A lot of time was spent on getting Dracula’s rib. It sets up much of what would come from the rest of the book. You see how Tim is going to help Simon, you meet a bunch of monsters and weird citizens that make up Castlevania, and you read about some of the things the author did to soften the story.
To fight Dracula, Tim uses his sense of humor. Apparently, Dracula has a weakness for puns and dad jokes. At first, I thought this was kind of dumb, but it grew on me throughout the book. Some jokes were dumb, but the over-the-top reaction that Dracula has to them was funny.
Most of the body parts are collected between the chapters, and we’re told about them quickly. It moves things along quickly and gets you to the essential parts of the game.
The book does talk about many of the things from the game. They get changed a bit, but they’re all still here. The White, Blue, and Red crystals are mentioned. The different whips are brought up, except for the flame whip. Some of the items are talked about but used in different ways.
Finally, the two of them confront Dracula and quickly beat him. It happens very fast. I’m not sure what I expected the final battle to be, but this was well done for a book like this. It also matches the ease of beating Dracula in Simon’s Quest, even if it was probably unintentional.
The ending of the book was a little strange for me. Everything seems to stop after Simon tells Tim how to return to the real world.
This book addresses how Tim will show back up without anyone noticing. After all, he has been gone for two days. Even in the 90s, someone would have noticed that a kid had been missing for that long, and hopefully, someone would have been looking for him!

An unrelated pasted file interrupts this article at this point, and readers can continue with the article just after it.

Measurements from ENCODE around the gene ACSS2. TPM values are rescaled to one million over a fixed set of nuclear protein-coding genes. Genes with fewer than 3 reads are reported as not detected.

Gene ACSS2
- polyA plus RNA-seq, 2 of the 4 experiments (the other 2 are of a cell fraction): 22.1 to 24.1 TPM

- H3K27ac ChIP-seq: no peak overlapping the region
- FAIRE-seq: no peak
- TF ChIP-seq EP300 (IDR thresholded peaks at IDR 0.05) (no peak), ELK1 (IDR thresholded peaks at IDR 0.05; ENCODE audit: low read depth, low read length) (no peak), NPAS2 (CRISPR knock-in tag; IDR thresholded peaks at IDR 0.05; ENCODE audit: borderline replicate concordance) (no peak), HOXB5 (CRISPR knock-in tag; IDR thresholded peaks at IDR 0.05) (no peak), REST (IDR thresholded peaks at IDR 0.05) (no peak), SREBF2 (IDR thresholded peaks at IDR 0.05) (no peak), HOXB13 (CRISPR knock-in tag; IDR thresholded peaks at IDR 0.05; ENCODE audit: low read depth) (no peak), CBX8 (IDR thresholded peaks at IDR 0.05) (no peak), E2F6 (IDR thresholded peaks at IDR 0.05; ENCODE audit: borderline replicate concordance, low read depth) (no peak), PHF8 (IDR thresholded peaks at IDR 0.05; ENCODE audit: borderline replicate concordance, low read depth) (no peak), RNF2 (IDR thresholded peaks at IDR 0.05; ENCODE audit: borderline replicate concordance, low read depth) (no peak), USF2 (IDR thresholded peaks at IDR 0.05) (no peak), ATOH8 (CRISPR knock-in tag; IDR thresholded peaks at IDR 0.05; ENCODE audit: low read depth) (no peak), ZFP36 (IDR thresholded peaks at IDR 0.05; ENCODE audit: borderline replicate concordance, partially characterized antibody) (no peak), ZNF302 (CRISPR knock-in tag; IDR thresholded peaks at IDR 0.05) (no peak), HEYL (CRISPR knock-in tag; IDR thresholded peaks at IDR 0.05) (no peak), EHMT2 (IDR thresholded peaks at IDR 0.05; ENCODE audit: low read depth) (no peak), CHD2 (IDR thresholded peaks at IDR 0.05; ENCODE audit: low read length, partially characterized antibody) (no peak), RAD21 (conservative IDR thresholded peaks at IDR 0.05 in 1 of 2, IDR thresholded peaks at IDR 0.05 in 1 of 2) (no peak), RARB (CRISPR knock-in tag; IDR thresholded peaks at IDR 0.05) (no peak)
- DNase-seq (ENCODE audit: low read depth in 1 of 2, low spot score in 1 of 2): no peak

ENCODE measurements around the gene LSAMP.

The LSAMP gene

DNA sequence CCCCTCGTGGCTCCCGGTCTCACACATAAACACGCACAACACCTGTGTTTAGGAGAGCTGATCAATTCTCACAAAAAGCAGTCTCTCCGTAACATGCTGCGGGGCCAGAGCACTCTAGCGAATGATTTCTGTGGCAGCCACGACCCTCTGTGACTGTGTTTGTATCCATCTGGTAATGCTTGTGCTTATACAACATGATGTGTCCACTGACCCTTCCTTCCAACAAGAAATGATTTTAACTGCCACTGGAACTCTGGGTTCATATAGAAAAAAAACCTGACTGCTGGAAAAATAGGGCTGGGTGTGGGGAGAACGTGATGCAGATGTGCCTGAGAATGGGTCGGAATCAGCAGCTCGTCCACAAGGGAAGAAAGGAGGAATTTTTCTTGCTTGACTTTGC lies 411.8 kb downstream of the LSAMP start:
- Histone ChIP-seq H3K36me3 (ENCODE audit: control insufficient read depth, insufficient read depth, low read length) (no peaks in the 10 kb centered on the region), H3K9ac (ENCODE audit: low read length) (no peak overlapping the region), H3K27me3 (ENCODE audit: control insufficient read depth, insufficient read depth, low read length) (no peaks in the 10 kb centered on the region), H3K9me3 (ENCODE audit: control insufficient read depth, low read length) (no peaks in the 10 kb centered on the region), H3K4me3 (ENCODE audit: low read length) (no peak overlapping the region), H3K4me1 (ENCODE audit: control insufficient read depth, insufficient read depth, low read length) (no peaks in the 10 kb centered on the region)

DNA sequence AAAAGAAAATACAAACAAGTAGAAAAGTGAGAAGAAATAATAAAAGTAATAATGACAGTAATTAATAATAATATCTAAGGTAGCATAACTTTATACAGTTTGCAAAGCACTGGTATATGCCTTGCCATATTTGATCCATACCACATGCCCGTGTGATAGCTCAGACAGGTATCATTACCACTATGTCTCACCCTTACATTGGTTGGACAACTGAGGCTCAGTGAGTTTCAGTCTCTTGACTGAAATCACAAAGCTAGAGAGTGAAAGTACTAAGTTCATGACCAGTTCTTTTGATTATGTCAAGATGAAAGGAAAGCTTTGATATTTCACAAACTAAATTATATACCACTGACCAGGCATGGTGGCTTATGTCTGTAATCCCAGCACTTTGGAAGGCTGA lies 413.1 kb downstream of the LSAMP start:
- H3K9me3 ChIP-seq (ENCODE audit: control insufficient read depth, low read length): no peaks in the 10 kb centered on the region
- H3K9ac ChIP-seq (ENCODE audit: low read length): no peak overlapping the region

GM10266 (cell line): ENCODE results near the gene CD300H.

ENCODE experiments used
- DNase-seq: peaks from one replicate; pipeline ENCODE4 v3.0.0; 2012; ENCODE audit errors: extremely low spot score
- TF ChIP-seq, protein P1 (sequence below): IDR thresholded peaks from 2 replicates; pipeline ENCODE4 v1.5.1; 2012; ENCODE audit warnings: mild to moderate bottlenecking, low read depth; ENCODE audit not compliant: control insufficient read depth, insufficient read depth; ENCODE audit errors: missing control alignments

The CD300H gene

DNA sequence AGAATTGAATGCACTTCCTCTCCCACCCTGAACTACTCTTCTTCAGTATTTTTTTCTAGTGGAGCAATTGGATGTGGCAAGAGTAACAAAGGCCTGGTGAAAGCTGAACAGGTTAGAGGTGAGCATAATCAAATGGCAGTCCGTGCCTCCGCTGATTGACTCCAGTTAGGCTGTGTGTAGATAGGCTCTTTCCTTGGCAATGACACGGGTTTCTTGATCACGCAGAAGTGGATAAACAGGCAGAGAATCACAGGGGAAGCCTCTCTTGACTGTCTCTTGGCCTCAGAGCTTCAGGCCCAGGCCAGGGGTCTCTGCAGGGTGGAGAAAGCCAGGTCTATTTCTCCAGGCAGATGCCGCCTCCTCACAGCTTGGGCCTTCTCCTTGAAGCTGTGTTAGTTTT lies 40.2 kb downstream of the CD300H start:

Simon explains that Tim would be returned to the bathroom around the time that he left. Then he would get his ass kicked by the bully waiting outside. Kind of a dick move on Simon’s part, but it goes along with the message that the author is trying to tell the reader.
At least that was how I read it. Tim needs to learn to face his problems and not run from them. He also has to kick his chocolate addiction which he manages to do. Now he has to deal with the bully. The book ends before we find out what happens.
I have a problem with that part. I wanted to know what was going to happen! The book started a plot and sort of abandoned it. I’m guessing there was a page limit, or the author told the critical part of the story and let the reader make up the rest on their own.
I think this book did a better job explaining the game’s plot than the clues and hints in the game. It was a fun read that didn’t take too long. I also think the character of Tim had been worked into the plot very well.
I’ve only read two of the Worlds of Power books, and I think this is my favorite. It is a creepy story that has been softened to make it a young adult’s book. The eerie atmosphere of the games is still there, which I liked a lot.
The creation of a Castlevania dimension was strange. I’m glad that it was only in this book. The use of time travel helped to explain why no one was going to be worried that Tim had up and disappeared for a few days.
Overall, I think this was a fun book to read. I would have enjoyed this book when I was a kid.